Prior to the third-round financing led by Accel Partners announced today, Booyah had previously received $9.5 million in venture backing, mainly from Kleiner Perkins Caufield & Byers' $100 million iFund and DAG Ventures. Both firms participated in the latest round.
The big dollars Booyah is attracting could help push competitors like Foursquare and Loopt more overtly into the social gaming arena, away from being mainly geo-location tools to discover where your friends are hanging out. With the ability to rack up check-ins to win rewards like becoming "mayor" of a particular place or real-world benefits, other social location apps certainly have gaming elements, but not to the same extent as Booyah does with MyTown.
Booyah appears more in the mold of a company like Zynga, the creator of wildly popular immersive social games on Facebook like FarmVille and Mafia Wars, which has reportedly been valued at around $4 billion.
With the fresh capital infusion, Booyah founder Keith Lee told Business Insider the company plans to go even further in the direction of entertainment rather than providing a social utility or city guide service like companies from Foursquare to Facebook to Google. That makes sense, since Lee and his founding team came from gaming company Blizzard Entertainment.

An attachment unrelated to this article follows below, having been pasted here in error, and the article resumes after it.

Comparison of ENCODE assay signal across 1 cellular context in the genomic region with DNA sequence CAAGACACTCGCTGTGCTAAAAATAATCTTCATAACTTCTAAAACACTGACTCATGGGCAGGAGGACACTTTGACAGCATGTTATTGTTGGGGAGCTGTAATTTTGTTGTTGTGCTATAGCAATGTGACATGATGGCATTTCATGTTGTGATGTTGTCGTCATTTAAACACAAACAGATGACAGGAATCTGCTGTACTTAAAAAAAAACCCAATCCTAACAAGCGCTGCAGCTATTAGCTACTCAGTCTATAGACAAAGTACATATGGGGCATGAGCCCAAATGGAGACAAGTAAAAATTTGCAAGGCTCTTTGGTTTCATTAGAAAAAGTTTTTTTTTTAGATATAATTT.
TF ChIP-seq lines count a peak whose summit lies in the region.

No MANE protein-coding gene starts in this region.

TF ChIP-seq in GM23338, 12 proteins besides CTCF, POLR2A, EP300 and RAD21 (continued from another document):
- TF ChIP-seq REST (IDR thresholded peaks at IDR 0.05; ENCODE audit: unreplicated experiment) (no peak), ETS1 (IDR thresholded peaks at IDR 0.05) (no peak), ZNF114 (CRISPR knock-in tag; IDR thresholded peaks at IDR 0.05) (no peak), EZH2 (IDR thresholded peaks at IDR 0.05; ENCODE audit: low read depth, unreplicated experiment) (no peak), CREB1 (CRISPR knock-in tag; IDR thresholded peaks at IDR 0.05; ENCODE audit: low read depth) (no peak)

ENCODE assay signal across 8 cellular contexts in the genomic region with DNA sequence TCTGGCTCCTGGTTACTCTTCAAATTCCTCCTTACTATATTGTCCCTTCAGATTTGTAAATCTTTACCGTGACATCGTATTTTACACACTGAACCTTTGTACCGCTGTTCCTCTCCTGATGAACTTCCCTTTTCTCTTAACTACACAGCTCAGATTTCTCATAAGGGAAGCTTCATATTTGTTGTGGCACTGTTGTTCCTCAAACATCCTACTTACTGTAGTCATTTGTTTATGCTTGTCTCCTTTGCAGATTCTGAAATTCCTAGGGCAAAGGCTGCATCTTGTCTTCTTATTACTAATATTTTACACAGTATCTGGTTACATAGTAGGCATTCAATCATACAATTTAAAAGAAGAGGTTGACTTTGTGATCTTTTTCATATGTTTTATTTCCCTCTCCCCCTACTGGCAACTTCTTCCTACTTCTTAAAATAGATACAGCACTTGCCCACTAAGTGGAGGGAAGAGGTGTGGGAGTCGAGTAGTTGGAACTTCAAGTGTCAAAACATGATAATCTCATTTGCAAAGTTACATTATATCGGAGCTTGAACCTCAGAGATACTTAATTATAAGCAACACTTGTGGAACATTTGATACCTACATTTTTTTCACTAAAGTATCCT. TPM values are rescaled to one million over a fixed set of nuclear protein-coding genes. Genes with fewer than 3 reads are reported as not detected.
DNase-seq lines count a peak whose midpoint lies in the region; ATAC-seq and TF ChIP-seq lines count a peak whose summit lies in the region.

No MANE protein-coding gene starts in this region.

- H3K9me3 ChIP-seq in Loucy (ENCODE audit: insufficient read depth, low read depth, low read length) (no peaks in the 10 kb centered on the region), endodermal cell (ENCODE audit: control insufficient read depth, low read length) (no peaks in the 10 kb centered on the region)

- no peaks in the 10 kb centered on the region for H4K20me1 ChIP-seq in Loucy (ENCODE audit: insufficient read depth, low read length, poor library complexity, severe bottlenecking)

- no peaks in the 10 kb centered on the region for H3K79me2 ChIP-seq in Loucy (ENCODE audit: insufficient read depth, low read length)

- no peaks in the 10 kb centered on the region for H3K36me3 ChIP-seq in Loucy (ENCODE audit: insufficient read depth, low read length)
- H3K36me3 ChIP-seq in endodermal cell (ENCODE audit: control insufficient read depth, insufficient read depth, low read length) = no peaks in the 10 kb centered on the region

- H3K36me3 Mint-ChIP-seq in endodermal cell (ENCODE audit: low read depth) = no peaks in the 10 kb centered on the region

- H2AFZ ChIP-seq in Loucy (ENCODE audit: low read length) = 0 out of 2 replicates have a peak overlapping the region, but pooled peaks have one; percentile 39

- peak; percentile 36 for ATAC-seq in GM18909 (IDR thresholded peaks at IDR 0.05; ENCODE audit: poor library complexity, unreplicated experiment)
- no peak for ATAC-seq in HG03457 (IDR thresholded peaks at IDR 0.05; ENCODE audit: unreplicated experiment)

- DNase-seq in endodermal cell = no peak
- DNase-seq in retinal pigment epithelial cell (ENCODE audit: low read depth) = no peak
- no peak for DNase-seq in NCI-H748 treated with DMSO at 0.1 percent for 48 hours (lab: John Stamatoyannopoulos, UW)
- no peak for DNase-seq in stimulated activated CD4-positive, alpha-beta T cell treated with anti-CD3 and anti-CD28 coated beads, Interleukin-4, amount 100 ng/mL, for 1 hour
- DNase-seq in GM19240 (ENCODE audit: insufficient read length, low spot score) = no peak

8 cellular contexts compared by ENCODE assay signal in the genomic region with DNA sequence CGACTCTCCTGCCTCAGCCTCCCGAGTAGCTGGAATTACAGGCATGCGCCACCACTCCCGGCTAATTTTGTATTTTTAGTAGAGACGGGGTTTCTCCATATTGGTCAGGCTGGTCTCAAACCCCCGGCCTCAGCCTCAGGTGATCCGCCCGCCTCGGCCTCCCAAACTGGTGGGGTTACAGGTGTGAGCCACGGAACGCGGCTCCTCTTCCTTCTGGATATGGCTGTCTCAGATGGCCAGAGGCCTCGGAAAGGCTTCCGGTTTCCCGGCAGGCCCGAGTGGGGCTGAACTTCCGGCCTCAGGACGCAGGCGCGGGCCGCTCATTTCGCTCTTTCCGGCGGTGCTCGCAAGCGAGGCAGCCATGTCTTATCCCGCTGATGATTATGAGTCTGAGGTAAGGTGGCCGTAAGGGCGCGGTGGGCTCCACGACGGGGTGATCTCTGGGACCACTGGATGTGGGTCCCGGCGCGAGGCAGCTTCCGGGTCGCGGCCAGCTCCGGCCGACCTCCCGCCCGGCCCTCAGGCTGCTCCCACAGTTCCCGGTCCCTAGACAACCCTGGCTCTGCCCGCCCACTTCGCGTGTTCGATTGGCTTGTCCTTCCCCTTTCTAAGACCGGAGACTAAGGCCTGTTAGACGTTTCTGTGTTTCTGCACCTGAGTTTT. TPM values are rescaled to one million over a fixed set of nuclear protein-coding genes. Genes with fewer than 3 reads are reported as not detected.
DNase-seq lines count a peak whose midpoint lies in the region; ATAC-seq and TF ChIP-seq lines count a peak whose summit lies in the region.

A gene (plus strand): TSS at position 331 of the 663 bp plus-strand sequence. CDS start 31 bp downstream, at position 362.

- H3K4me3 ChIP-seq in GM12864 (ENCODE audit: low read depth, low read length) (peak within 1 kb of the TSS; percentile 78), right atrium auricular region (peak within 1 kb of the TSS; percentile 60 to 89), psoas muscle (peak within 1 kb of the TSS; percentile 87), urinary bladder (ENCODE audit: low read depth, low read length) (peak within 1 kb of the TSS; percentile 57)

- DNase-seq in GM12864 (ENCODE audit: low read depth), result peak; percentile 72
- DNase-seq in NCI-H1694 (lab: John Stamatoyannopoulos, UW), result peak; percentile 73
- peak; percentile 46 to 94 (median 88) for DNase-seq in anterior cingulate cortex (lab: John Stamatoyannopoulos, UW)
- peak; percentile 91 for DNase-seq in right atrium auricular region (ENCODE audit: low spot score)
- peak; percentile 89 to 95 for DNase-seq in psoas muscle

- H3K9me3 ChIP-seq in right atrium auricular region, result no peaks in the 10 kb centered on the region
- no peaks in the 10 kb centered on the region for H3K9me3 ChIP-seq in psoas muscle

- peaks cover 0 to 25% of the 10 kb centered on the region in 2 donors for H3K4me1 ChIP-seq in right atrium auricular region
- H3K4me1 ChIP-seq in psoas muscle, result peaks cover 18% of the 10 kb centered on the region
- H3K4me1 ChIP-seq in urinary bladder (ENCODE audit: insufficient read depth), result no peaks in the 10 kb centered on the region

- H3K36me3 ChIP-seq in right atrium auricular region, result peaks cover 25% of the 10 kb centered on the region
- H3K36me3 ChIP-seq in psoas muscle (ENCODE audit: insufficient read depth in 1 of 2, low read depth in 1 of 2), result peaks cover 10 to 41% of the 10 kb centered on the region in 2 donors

Mobile gaming overall is expected to enjoy steady growth in the coming years, with worldwide sales projected to rise 19% this year to $5.6 billion, hitting $11.4 billion by 2014, according to new data released today by Gartner. Growing adoption of tablet computers and other connected devices will add another dimension to the sector.
Leaning more aggressively toward entertainment and gaming carries its own risks, though, as these categories tend to be hit-driven businesses, unlike say, a city guide app. Underscoring the fickle nature of the industry, video game sales plunged 20% year-over-year in April, with declining sales of hardware, software and accessories, according to an NPD Group report last week. Few games of any kind stick around as long as the original Monopoly.
Even so, with companies like Booyah and Zynga landing whopping investment dollars and much bigger valuations, it's not hard to imagine other social location start-ups shifting more overtly into gaming to cash in. Who will end up the big winner in the social mobile free-for-all is another question.